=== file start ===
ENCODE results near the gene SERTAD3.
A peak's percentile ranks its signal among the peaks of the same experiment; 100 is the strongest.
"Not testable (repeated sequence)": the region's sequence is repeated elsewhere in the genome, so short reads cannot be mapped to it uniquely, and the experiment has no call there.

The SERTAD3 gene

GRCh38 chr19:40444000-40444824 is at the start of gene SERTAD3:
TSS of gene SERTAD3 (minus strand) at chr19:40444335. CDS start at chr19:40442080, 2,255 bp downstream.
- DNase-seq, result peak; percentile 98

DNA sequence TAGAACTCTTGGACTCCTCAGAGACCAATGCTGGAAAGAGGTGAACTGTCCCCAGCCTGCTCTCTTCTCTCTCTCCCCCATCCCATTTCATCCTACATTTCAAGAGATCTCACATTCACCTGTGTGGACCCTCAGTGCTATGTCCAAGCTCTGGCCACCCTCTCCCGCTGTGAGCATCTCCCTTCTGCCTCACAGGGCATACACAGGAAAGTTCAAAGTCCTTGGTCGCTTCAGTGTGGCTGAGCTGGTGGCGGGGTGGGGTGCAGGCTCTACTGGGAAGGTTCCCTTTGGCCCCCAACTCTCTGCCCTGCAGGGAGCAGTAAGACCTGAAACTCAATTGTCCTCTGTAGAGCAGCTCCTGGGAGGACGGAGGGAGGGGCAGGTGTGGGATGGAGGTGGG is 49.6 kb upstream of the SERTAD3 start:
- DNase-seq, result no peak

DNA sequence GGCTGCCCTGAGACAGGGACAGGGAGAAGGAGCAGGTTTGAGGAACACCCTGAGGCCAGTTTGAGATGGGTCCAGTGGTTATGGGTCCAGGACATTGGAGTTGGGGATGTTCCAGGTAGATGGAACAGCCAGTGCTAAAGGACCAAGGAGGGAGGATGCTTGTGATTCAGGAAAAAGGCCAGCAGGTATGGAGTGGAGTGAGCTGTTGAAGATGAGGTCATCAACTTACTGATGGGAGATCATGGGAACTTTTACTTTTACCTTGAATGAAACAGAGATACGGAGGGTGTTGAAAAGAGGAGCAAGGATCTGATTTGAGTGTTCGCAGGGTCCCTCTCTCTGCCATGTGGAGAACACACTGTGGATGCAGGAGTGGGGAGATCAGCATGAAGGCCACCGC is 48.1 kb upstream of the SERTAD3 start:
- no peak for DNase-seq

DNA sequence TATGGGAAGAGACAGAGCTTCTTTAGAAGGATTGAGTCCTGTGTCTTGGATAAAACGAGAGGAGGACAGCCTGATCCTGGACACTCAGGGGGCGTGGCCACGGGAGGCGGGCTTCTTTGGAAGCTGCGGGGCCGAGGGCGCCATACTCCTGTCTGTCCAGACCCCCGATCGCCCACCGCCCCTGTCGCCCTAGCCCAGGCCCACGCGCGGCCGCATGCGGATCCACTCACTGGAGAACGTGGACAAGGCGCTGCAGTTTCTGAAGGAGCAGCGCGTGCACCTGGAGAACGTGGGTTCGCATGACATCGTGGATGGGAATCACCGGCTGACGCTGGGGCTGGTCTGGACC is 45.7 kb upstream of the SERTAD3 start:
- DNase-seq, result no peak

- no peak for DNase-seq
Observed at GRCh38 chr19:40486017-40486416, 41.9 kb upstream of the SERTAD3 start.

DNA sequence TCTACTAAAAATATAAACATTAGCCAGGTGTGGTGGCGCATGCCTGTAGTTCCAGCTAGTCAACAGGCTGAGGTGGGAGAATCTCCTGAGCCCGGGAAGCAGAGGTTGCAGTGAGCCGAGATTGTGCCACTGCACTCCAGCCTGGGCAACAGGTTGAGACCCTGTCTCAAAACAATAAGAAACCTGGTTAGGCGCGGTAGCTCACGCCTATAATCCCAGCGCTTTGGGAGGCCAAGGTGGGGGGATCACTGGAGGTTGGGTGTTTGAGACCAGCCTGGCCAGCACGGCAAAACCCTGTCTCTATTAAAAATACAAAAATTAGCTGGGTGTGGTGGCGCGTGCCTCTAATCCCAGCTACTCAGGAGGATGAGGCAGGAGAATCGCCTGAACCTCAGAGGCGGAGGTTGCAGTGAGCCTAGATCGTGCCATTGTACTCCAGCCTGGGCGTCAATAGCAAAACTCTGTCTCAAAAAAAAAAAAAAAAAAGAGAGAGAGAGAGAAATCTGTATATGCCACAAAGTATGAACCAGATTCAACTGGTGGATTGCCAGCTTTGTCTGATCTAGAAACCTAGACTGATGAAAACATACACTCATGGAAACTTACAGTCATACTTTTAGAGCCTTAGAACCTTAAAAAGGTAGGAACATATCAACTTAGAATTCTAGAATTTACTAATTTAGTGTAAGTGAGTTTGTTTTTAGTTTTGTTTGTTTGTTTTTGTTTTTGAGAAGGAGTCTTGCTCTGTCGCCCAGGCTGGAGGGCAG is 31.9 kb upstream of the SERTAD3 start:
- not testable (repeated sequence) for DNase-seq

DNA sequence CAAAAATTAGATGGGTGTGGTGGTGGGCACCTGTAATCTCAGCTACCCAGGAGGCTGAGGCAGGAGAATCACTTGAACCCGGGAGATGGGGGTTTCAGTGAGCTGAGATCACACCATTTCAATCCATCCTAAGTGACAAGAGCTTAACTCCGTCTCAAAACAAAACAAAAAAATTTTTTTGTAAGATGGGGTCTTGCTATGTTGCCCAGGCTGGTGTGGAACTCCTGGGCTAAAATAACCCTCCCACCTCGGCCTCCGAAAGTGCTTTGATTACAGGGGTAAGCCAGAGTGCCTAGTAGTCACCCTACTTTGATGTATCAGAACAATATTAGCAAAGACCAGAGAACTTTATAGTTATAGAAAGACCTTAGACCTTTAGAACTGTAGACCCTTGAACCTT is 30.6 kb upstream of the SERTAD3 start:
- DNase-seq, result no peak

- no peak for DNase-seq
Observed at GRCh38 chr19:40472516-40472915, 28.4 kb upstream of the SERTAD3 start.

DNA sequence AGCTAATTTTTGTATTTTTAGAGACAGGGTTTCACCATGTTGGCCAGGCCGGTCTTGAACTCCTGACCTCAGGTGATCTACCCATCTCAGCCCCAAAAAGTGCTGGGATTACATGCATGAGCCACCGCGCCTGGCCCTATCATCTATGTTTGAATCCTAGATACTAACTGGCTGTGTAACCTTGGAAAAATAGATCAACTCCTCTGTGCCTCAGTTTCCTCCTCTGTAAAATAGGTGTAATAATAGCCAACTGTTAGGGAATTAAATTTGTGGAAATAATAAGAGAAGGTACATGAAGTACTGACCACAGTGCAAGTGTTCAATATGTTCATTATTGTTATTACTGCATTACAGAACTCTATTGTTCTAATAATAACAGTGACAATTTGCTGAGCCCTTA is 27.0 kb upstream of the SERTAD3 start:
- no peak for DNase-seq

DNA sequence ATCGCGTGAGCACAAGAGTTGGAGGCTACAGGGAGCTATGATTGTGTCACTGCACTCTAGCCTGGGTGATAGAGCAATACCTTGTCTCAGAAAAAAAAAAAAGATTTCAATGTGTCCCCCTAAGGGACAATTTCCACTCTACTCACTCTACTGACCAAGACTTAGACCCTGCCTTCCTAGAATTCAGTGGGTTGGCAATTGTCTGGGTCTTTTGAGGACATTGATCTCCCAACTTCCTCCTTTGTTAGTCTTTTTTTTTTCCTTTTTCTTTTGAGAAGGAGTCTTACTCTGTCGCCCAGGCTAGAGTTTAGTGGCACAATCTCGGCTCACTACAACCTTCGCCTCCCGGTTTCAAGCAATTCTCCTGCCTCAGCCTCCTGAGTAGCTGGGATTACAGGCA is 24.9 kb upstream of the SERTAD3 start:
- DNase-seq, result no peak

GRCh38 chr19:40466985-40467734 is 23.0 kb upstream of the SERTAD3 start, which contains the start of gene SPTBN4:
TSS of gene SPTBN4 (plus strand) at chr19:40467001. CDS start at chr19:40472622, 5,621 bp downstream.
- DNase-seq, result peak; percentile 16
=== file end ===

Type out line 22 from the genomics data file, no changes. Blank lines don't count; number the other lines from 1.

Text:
DNA sequence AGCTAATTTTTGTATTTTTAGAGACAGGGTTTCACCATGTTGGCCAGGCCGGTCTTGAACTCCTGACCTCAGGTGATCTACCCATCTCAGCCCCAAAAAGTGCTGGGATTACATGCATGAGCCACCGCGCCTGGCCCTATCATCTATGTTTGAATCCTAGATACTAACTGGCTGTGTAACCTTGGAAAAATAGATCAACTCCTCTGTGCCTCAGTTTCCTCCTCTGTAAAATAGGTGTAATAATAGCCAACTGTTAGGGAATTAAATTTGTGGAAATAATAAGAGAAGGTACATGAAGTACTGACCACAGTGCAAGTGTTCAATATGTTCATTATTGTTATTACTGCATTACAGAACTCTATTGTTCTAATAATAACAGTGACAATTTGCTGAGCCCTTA is 27.0 kb upstream of the SERTAD3 start: